BY Fraser Tennant
In what is a crucial period for the European economy, new proposals for setting the capital requirements for the banking sector have been officially unveiled by the Basel Committee on Banking Supervision (BCBS).
The proposals, supposedly the final set of revisions being made to the Basel III Framework (part of the BCBS’s continuous effort to enhance the banking regulatory framework), clarify rules on combating money laundering and terrorist financing in correspondent banking. Many commentators have dubbed the latest modifications, ‘Basel IV'.
The first accord, Basel I, had three objectives: (i) to make sure banks held sufficient capital to cover their risks; (ii) to level the playing field among international banks competing cross-border; and (iii) to facilitate comparability of the capital positions of banks.
The BCBS’s revised proposals are intended to ensure that banks conduct correspondent banking business with the best possible understanding of the applicable rules on anti-money laundering and countering the financing of terrorism. According to the BCBS, the draft proposals reflect growing concerns in the international community about banks avoiding these risks by withdrawing from correspondent banking, which may, in turn, affect the ability to send and receive international payments in entire regions.
"The proposed revisions develop the application of the risk-based approach for correspondent banking relationships, recognising that not all correspondent banking relationships bear the same level of risk," says the report.
The proposals follow the publication by the Financial Action Task Force (FATF) of its guidance on correspondent banking services (October 2016). The BCBS seeks to clarify the expectations of banking supervisors, consistent with the FATF standards and guidance.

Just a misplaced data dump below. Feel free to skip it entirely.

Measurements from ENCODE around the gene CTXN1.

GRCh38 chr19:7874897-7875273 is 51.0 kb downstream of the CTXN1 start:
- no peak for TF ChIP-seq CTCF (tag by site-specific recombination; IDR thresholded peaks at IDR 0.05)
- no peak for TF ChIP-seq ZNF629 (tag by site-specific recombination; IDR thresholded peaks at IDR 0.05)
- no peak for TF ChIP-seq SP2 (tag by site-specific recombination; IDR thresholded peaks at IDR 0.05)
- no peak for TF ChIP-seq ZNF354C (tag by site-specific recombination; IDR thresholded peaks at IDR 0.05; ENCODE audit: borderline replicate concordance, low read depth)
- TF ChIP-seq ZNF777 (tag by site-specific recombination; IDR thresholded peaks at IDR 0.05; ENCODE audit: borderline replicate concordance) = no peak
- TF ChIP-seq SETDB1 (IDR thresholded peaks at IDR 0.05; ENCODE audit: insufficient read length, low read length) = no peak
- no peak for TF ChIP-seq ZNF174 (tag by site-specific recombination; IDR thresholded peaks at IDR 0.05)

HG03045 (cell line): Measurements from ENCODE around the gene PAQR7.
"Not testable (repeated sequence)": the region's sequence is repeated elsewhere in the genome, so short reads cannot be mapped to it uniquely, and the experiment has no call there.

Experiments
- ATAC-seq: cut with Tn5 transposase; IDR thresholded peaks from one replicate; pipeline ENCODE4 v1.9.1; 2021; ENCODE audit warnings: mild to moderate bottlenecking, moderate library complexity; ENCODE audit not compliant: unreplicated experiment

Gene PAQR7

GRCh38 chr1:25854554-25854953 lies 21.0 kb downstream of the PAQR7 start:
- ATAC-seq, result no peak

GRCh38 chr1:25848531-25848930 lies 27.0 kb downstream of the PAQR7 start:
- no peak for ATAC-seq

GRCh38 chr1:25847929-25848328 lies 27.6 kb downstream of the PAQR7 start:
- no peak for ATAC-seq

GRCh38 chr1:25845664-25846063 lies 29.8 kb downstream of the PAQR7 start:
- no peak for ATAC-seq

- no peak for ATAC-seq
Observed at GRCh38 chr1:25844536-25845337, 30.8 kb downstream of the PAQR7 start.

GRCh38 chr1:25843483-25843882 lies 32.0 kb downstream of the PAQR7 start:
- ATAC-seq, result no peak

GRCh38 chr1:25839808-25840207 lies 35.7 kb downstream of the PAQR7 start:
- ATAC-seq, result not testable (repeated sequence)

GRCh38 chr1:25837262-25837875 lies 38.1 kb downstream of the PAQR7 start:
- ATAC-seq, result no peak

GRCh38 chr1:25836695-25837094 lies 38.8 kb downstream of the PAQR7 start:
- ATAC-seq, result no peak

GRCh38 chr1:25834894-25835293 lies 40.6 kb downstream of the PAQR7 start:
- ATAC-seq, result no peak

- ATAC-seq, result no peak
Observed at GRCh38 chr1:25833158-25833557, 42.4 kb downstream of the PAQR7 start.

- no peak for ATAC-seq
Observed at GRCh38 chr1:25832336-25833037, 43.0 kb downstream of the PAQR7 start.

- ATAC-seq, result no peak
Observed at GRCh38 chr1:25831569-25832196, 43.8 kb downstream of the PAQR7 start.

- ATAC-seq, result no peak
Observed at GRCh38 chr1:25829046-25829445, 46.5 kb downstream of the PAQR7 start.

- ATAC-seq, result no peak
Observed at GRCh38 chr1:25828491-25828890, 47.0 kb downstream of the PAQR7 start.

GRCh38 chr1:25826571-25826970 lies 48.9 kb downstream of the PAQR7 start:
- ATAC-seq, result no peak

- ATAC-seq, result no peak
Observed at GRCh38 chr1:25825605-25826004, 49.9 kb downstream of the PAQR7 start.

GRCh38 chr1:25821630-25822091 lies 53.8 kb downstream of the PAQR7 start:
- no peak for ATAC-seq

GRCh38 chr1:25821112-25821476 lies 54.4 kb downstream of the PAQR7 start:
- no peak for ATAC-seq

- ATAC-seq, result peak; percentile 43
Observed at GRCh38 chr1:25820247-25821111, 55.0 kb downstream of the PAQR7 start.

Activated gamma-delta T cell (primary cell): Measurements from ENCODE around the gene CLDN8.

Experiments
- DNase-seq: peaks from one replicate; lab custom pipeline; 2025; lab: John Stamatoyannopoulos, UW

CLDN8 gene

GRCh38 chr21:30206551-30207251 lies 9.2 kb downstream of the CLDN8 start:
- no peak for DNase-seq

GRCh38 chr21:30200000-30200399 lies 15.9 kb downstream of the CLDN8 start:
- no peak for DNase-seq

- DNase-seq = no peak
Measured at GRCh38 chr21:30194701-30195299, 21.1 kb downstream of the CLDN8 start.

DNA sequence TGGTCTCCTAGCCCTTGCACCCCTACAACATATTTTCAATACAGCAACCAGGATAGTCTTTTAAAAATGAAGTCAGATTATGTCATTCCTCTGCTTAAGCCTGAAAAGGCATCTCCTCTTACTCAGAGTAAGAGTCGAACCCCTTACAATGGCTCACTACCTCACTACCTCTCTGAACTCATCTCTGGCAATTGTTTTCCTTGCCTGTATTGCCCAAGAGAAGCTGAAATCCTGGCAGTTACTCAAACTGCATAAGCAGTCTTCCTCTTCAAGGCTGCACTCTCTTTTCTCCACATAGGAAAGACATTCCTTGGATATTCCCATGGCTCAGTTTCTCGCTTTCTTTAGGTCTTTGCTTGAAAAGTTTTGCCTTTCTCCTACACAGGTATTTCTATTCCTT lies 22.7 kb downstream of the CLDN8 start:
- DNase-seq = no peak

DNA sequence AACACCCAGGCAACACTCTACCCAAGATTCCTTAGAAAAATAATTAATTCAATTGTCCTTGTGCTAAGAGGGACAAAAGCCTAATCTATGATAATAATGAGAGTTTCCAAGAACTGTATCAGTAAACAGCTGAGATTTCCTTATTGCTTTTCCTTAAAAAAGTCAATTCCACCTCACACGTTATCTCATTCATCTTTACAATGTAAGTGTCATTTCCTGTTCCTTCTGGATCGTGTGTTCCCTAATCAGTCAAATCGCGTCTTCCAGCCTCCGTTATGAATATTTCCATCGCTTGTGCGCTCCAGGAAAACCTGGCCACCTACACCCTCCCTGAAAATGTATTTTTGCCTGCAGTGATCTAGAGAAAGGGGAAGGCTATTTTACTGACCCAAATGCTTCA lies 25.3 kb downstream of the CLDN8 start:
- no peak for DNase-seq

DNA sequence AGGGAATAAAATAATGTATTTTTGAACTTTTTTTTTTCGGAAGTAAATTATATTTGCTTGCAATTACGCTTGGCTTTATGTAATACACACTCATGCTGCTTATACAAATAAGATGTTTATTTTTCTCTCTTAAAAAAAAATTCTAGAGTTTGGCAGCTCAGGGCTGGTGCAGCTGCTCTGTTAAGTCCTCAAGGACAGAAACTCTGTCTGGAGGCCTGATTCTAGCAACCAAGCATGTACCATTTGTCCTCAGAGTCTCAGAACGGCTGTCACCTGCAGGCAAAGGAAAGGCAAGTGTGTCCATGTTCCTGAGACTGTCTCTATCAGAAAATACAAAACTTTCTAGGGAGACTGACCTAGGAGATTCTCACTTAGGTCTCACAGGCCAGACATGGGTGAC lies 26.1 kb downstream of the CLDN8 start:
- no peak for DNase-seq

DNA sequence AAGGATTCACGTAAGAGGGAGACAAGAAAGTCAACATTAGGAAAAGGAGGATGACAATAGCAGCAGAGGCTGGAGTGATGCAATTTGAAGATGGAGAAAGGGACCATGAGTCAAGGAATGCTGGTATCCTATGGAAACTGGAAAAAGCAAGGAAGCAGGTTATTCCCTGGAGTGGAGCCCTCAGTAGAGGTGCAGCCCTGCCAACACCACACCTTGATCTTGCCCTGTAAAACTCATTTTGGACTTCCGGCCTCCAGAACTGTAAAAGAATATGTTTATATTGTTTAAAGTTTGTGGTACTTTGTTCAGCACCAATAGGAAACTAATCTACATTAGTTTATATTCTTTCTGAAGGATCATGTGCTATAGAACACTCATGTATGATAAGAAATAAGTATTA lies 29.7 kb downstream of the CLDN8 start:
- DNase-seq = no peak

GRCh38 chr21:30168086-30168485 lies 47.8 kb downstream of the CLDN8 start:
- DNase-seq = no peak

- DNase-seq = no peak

In response to the BCBS’s proposed revisions (as well as those already globally agreed), the European Commission has published its first proposals for calibrating capital and liquidity requirements in the form of a Capital Requirements Directive and Resolution (CRD V and CRR II) – proposals which address the market risks inherent in banks’ trading activities, as well as introducing the concept of “proportionality".
“Europe’s move to implement ‘proportionality’ is an important step," said Colin Brereton, PwC’s EMEA FS advisory services leader. “As in the US, the largest EU banks will remain subject to the full scope of regulation; ultimately, this should improve the ability of smaller banks to compete, to the benefit of bank customers.”
The consultation on the BCBS’s proposals is open until 22 February 2017.